Although proper inking is critical to giving comic artwork a professional look, it is often seen as more technical than penciling and is less glamorous, as many inkers go unrecognized. This image has been parodied in the Kevin Smith movie Chasing Amy, where Banky Edwards is accused of merely "tracing" the images drawn by the penciler, Holden McNeil. While inking does involve tracing pencil lines in a literal sense, it also requires interpreting the pencils, giving proper weight to the lines, correcting mistakes, and making other creative choices. The look of a penciler's final art can vary enormously depending on the inker.
A pencil drawing can have an infinite number of shades of grey, depending on the hardness of the graphite and the pressure applied by the artist. By contrast, an ink line generally can be only solid black. Accordingly, the inker has to translate pencil shading into patterns of ink, as for example by using closely spaced parallel lines, feathering or cross-hatching.
Some inkers will often do more than simply interpreting the pencil markings into pen and brush strokes; depending on how much detail the penciler puts into the pencil drawings, the inker might add shading or be responsible for the placement of black spaces and shadows in the final drawing, for example. An experienced inker paired with a novice penciler might be responsible for correcting anatomical or other mistakes, modifying facial expressions, or changing or improving the artwork in a variety of other ways. Alternatively, an inker may do the basic layout of the page, give the work to another artist to do more detailed pencil work, and then ink the page himself (as Joe Simon often did when inking Jack Kirby, or as Michael T. Gilbert collaborated with penciller P. Craig Russell on the Elric of Melniboné series).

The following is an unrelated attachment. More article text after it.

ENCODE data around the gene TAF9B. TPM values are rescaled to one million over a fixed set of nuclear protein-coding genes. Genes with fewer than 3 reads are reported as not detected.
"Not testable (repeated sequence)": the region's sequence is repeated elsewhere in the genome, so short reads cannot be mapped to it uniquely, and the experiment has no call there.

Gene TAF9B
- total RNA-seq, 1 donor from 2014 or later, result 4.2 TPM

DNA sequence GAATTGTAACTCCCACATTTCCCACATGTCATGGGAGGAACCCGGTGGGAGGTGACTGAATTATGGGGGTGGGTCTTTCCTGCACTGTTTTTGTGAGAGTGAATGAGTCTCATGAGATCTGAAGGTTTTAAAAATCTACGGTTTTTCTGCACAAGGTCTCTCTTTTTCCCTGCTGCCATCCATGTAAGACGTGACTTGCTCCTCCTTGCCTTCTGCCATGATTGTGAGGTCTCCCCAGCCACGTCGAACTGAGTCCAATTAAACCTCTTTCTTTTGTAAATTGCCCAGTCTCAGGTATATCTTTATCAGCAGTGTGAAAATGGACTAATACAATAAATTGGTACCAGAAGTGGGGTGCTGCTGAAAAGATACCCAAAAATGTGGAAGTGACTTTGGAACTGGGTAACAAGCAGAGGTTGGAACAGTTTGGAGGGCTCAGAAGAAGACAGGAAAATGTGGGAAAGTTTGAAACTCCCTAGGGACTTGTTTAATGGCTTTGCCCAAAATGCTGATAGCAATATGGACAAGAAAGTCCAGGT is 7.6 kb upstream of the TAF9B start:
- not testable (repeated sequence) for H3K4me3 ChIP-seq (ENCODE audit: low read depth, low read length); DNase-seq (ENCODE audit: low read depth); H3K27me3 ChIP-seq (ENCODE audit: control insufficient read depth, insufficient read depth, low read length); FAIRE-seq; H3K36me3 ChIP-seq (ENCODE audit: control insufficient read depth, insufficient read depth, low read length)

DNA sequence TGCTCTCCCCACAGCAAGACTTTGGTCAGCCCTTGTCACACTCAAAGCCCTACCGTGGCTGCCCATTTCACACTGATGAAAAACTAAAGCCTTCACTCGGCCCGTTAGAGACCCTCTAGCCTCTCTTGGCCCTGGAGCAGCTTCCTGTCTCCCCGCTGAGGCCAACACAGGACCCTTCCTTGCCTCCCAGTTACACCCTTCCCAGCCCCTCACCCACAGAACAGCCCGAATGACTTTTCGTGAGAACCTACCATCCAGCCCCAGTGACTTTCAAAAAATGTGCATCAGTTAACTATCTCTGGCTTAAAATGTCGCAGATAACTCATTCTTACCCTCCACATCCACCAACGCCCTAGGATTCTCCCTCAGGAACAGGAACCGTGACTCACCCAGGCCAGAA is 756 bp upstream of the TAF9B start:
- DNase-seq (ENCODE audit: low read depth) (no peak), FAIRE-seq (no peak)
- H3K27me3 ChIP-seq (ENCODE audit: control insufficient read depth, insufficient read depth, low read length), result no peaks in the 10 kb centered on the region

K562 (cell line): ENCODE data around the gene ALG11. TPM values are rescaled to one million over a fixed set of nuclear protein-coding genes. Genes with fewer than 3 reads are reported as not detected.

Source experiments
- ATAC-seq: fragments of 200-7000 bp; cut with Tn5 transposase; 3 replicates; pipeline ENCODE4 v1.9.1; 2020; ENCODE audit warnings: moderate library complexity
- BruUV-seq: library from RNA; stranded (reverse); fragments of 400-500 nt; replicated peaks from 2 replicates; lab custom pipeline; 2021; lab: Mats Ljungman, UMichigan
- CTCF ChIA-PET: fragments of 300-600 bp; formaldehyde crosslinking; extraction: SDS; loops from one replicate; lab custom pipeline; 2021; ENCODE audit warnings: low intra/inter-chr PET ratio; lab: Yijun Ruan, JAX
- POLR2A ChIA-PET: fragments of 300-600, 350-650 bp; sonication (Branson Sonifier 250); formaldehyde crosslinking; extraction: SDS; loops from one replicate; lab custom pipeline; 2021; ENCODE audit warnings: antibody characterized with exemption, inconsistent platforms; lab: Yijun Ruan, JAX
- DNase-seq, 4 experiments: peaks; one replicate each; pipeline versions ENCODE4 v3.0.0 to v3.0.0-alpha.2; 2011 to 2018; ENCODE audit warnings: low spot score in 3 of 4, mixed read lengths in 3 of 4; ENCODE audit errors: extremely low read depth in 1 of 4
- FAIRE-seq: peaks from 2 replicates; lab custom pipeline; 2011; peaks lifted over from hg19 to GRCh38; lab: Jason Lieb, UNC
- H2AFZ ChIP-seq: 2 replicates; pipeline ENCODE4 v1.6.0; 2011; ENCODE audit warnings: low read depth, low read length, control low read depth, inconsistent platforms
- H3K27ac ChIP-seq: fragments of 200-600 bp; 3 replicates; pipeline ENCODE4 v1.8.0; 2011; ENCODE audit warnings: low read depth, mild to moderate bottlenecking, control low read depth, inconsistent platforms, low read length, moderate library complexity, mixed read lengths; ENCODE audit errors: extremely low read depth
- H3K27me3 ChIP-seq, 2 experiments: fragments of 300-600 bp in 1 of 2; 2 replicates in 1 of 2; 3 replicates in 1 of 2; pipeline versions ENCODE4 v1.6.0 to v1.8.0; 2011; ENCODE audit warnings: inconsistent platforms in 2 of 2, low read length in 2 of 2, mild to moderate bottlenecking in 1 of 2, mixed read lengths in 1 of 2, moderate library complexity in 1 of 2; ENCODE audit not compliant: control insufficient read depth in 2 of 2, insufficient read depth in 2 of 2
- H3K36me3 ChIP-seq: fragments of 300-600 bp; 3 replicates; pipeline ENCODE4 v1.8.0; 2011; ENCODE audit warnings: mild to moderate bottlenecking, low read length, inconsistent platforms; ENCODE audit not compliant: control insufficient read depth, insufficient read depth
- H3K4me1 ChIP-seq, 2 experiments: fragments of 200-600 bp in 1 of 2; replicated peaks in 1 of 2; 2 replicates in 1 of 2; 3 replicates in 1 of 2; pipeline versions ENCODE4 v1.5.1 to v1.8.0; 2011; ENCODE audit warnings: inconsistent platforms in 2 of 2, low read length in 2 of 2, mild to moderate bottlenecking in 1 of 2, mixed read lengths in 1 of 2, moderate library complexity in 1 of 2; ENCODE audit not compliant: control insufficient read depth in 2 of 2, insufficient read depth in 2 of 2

The division between penciller and inker described here is most frequently found where the penciler and inker are hired independently of each other by the publisher. Where an artist instead hires his own assistants, the roles are less structured; an artist might, for example, ink all the faces of the characters while leaving the assistant to ink in the backgrounds, or work with the inker in a more collaborative fashion. Neal Adams' Crusty Bunkers worked like this, with say one inker responsible for the characters' heads, another doing bodies, and a third embellishing backgrounds.
Even in traditional North American comic books, many artists regularly ink their own work: Joe Kubert and Jim Aparo would usually pencil, ink and letter, considering the placing of balloons as an integral part of the page, and artists such as Steve Ditko, Kurt Schaffenberger, Nick Cardy, and Bill Everett almost always inked their own work, sometimes inking the work of other pencilers as well.
LADIES' MAN FAMOUS NAMES, NASTY DIVORCES, AND THE WOMEN IN EACH OF THEM TURNED TO ONE MAN, MONROE INKER, TO GET THEM A FAIR SHAKE FROM THEIR RICH HUSBANDS. NOW 80, BOSTON'S MOST FEARED DIVORCE LAWYER HAS FOUND AN EVEN MESSIER CALLING.
Nov 13, 2005; Monroe Inker, the man, is slight, stooped at the middle, propped up with a cane. His voice has the gravel and speed bumps...